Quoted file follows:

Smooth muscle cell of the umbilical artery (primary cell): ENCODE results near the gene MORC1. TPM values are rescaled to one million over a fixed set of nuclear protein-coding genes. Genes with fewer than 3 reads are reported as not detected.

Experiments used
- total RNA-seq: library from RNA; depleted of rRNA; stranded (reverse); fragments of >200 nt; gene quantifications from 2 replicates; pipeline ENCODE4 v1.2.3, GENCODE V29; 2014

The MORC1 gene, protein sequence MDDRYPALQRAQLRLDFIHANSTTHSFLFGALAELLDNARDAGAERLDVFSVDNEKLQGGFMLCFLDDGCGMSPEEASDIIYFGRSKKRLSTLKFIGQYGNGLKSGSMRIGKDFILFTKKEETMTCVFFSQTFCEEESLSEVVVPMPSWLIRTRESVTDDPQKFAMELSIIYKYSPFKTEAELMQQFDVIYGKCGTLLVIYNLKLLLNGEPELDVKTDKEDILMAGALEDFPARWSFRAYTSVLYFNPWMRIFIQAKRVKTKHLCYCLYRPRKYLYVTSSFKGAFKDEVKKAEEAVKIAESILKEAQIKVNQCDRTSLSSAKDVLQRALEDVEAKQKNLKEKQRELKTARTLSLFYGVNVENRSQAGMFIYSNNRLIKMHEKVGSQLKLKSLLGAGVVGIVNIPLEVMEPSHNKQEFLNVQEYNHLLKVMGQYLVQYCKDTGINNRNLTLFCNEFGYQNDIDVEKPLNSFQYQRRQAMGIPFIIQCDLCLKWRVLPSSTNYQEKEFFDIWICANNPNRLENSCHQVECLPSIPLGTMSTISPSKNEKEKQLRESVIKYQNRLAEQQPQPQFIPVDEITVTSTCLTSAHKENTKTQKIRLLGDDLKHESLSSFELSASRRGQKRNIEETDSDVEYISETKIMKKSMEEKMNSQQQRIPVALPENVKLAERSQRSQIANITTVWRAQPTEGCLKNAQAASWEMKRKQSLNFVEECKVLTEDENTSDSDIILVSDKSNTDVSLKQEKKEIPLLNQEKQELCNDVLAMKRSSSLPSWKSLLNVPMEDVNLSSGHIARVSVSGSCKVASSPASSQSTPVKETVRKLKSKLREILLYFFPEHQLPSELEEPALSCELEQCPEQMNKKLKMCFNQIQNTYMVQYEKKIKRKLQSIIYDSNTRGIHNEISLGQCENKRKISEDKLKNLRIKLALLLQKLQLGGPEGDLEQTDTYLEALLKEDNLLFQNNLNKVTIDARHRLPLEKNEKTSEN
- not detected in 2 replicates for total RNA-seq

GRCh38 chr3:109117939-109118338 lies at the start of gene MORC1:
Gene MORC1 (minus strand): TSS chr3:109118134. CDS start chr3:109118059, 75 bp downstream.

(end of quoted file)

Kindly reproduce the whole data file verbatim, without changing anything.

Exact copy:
Smooth muscle cell of the umbilical artery (primary cell): ENCODE results near the gene MORC1. TPM values are rescaled to one million over a fixed set of nuclear protein-coding genes. Genes with fewer than 3 reads are reported as not detected.

Experiments used
- total RNA-seq: library from RNA; depleted of rRNA; stranded (reverse); fragments of >200 nt; gene quantifications from 2 replicates; pipeline ENCODE4 v1.2.3, GENCODE V29; 2014

The MORC1 gene, protein sequence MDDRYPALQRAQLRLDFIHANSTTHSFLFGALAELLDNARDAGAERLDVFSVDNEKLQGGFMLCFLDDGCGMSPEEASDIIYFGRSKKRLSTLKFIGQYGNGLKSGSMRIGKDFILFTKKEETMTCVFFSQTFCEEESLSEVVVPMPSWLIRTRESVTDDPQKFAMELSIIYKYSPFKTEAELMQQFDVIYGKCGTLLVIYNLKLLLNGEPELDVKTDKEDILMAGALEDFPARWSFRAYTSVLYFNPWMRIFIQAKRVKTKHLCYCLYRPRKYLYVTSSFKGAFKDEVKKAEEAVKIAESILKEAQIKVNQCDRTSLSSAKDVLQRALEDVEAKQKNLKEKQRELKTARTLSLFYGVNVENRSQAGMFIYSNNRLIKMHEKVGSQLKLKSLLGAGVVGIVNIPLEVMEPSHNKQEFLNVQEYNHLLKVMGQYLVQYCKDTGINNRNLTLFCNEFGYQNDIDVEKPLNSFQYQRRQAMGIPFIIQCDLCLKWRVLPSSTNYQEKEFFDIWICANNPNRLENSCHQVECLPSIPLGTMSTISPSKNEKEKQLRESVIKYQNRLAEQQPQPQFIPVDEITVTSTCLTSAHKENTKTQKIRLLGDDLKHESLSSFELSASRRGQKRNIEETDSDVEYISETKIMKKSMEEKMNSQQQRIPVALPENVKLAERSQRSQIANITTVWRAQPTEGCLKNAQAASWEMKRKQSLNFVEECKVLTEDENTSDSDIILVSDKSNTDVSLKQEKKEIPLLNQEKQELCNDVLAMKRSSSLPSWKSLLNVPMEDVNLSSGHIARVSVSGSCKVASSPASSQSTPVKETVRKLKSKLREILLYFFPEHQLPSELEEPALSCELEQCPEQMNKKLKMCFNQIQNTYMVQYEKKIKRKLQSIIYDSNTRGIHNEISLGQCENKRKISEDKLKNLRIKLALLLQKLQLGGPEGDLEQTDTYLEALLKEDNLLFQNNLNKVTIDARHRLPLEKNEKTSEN
- not detected in 2 replicates for total RNA-seq

GRCh38 chr3:109117939-109118338 lies at the start of gene MORC1:
Gene MORC1 (minus strand): TSS chr3:109118134. CDS start chr3:109118059, 75 bp downstream.